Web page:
Interior design has boomed in the last 10 years. The mass filtration of websites and apps like Instagram and Pinterest have thrust the need for interior excellence and grandiose into the timeline of your average homeowner. The unavoidable interior trend of the ‘feature wall’ remains in many homes around Britain still, as yet unplaced by pale greys and pink pastel hues. Swedish furniture tycoon IKEA has paved the way for interior change, blending perfect form as well as functionality with a price tag that most can afford! So with all of these tools making interior design more possible and practical than ever, what can the professional interior designer do to still be noticed and stay relevant as the industry evolves?

The increase in accessibility to online interior design services is also threatening the profession, with mainstream UK companies such as Topology interiors and Homewings offering affordable but remote interior design help and advice. Chief Executive of Modsy, an online interiors platform from the US’, Shanna Tellerman writes in an article for Architectural Digest “As visualization apps and communication tools continue to improve, designing rooms in the virtual realm with far-flung designers will also become increasingly easy and attractive. “We will not distinguish as strongly as we do today between what we consider the offline physical world, and online,”” The article continues, suggesting that 3D visualisation will, as technology advances, become central to most design based projects.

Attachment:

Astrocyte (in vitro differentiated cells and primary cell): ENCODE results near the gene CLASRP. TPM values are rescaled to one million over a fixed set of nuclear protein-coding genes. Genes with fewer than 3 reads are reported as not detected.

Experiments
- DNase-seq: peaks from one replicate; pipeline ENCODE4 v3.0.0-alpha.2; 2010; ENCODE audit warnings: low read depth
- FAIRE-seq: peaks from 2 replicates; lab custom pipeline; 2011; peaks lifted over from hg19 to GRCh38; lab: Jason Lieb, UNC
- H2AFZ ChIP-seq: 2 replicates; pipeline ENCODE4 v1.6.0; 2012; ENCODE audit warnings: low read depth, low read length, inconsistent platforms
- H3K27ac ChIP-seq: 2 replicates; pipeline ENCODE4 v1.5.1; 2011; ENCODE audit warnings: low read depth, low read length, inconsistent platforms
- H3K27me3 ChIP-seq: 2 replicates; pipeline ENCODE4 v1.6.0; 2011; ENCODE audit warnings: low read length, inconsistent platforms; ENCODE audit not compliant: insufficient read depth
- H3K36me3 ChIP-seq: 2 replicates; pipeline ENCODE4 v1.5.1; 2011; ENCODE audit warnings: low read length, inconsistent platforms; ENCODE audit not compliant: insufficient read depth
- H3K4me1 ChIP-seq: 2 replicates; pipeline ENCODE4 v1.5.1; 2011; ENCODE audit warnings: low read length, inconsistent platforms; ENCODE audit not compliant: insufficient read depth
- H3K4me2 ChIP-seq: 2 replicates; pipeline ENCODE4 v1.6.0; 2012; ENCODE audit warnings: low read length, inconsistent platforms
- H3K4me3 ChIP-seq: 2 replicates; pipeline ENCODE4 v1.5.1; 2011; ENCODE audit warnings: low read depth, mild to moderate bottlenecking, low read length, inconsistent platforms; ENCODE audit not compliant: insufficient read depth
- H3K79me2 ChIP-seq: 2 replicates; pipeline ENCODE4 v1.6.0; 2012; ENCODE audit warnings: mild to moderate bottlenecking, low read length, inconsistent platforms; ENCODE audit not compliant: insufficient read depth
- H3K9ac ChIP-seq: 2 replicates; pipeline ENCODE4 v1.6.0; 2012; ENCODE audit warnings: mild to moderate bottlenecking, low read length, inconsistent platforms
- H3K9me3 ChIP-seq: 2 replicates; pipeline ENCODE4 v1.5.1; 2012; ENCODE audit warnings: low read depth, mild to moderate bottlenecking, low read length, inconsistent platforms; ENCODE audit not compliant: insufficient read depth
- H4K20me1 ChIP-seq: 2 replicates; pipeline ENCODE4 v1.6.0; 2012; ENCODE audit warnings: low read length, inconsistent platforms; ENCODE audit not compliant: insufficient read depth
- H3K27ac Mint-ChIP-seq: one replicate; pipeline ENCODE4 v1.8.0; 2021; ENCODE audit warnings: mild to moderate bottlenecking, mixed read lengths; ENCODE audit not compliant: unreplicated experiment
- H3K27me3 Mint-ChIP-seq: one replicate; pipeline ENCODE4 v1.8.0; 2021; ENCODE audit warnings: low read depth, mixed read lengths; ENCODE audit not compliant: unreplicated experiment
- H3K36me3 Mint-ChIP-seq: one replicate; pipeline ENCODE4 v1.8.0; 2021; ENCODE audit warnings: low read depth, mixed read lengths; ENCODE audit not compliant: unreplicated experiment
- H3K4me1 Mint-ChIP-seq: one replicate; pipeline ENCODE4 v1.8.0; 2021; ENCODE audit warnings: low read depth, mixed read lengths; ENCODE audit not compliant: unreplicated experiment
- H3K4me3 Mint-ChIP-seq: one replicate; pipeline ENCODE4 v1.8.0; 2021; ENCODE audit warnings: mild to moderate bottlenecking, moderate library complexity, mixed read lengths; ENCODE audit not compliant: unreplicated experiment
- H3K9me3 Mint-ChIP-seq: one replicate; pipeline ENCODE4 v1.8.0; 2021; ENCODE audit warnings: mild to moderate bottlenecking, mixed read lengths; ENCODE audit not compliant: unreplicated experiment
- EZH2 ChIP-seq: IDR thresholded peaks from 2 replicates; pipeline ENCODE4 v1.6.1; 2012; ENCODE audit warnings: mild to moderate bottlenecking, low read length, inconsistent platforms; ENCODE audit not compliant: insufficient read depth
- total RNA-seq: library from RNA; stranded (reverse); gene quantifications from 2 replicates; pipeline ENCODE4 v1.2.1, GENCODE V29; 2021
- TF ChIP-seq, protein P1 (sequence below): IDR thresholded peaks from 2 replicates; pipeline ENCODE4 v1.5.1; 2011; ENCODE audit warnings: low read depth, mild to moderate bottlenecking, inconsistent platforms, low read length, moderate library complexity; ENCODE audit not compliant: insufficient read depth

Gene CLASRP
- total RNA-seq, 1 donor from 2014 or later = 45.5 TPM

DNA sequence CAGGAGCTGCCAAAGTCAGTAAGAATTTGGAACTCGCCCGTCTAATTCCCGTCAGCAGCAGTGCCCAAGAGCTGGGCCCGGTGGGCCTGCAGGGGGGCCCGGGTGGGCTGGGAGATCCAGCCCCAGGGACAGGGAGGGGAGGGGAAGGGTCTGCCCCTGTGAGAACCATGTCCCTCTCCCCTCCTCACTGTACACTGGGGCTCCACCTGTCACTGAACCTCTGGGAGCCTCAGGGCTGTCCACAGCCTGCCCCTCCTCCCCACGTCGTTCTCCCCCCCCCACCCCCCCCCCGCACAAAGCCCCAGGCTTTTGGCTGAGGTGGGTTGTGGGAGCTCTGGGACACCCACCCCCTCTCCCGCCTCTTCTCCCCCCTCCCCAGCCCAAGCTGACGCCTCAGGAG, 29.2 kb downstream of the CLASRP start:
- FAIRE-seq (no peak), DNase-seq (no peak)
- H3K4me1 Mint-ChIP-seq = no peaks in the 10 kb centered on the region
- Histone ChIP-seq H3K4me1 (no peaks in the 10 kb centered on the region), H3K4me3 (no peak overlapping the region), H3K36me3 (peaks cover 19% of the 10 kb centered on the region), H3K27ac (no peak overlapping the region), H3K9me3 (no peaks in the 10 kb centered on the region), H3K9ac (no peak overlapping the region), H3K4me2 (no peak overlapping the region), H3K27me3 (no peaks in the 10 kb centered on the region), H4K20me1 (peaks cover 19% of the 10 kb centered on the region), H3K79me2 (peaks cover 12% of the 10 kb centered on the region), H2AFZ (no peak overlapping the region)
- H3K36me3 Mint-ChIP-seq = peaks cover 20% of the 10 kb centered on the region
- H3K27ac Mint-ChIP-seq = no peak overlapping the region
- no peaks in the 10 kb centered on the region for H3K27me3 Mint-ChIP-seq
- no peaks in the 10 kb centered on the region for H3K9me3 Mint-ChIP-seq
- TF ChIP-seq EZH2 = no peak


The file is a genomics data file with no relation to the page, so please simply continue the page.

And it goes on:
In Bristol, the populist trend for conceptual interiors and functional design is equally as adept, with Bristol-based designers such as David Hutton Interiors and Tme Interiors already featuring 3D visualisations as part of their offered services and portfolio. The potential for an interior design artist to sell their vision long before concrete work has begun on the exterior form is an obvious benefit to those considering this type of presentation for their work, the benefits, however, go far beyond this. Being able to market various design concepts for the same space becomes possible with the use of CGI images, as well as enabling the opportunity to correct costly design mistakes before work has even begun.

So much of interior design work is about selling a concept, an atmosphere and mood encapsulated in intelligent design and configuration. Learning the skills of 3D visualisation can turn your abstract concept into tangible reality, right under your fingertips.


Design Week

The Telegraph


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